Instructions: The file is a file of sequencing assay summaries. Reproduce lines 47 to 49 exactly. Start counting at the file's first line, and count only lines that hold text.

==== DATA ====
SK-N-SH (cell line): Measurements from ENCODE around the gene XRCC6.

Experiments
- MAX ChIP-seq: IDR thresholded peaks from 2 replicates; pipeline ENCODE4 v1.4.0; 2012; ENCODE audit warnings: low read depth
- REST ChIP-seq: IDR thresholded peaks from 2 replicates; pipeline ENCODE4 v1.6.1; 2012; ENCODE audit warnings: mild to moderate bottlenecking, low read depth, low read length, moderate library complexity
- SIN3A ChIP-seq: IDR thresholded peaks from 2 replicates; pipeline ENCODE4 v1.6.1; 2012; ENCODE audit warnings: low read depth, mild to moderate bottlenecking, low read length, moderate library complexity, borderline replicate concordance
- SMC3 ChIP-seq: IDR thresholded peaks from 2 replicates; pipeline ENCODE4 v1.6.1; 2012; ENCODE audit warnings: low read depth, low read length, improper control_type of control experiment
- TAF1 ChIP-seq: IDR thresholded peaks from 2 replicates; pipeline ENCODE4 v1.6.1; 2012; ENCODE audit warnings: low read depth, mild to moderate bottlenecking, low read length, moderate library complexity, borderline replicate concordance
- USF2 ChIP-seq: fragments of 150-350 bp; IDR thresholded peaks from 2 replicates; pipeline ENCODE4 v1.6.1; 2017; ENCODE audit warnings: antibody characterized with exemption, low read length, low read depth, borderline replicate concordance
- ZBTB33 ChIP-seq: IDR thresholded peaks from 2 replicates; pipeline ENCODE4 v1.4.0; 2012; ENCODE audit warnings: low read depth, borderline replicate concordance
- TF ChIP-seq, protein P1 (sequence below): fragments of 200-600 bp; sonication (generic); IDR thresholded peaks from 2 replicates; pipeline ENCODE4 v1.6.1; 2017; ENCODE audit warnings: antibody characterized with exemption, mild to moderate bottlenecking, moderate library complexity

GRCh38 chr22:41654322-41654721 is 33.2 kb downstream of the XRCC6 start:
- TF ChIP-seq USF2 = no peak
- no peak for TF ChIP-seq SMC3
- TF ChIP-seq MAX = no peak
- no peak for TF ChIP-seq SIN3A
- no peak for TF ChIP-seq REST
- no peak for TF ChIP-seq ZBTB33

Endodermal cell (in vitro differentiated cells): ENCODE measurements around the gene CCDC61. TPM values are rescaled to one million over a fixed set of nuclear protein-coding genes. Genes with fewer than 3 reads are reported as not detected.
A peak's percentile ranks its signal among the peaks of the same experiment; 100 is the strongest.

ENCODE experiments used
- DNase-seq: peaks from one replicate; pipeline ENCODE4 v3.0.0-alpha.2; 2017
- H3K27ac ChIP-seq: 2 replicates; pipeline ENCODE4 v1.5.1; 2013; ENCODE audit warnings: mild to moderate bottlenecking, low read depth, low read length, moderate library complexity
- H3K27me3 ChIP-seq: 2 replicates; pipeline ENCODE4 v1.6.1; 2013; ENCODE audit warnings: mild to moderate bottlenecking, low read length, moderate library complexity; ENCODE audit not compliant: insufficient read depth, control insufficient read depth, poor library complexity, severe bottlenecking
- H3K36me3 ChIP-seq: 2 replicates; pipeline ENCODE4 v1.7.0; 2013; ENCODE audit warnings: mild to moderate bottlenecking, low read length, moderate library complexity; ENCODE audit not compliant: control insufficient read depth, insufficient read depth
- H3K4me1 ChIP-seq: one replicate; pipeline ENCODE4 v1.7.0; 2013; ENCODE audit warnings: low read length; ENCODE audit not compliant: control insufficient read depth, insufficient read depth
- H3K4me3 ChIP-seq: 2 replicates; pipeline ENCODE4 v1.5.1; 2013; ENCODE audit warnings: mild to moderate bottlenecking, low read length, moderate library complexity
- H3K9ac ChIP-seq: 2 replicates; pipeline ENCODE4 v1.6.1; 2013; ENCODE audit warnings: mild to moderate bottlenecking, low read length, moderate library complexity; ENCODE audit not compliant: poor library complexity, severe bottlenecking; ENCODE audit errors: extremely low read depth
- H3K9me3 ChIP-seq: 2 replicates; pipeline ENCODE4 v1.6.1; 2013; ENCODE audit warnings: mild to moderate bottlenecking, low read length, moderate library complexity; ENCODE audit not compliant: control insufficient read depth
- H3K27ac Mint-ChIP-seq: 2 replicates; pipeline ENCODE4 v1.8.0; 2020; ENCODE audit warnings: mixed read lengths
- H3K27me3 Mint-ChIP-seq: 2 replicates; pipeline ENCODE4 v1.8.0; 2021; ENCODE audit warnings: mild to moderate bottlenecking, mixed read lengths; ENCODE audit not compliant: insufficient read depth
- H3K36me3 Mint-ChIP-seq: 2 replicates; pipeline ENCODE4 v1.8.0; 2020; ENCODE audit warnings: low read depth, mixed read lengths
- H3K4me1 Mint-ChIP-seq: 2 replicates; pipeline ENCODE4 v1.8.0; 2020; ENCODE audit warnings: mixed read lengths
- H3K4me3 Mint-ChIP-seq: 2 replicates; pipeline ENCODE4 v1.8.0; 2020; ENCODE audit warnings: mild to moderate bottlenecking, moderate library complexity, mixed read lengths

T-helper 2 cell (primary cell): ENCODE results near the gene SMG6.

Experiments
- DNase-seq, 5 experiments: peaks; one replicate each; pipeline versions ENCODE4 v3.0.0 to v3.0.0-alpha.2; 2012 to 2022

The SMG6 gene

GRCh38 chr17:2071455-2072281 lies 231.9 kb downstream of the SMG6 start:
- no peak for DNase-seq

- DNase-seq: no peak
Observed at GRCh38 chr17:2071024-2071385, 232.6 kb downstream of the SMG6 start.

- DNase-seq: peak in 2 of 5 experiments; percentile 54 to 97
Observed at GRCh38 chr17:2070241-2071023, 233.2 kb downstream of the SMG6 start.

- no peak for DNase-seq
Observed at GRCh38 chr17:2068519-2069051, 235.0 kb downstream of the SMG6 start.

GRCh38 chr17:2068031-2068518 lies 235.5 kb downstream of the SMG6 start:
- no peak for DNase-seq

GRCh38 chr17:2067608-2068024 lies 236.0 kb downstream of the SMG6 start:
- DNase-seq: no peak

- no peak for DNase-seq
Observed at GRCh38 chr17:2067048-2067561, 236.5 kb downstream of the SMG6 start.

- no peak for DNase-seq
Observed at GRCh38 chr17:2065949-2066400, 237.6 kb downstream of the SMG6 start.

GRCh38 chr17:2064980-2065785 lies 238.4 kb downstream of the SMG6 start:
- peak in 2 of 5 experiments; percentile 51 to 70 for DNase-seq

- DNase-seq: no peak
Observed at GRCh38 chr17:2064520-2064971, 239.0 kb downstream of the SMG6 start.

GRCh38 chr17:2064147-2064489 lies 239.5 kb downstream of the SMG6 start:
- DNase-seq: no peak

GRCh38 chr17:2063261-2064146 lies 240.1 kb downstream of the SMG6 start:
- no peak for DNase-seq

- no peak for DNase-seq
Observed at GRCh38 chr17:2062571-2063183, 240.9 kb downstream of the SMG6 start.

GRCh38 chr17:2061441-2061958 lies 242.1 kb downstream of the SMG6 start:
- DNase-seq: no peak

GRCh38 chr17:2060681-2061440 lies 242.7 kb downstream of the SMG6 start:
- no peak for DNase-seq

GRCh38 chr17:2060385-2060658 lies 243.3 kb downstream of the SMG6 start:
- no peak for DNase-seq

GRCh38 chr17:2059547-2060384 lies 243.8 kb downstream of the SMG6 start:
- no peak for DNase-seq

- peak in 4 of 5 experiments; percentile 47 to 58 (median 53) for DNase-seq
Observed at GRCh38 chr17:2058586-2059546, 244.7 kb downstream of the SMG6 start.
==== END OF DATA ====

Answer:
- no peak for DNase-seq

GRCh38 chr17:2067608-2068024 lies 236.0 kb downstream of the SMG6 start:
- DNase-seq: no peak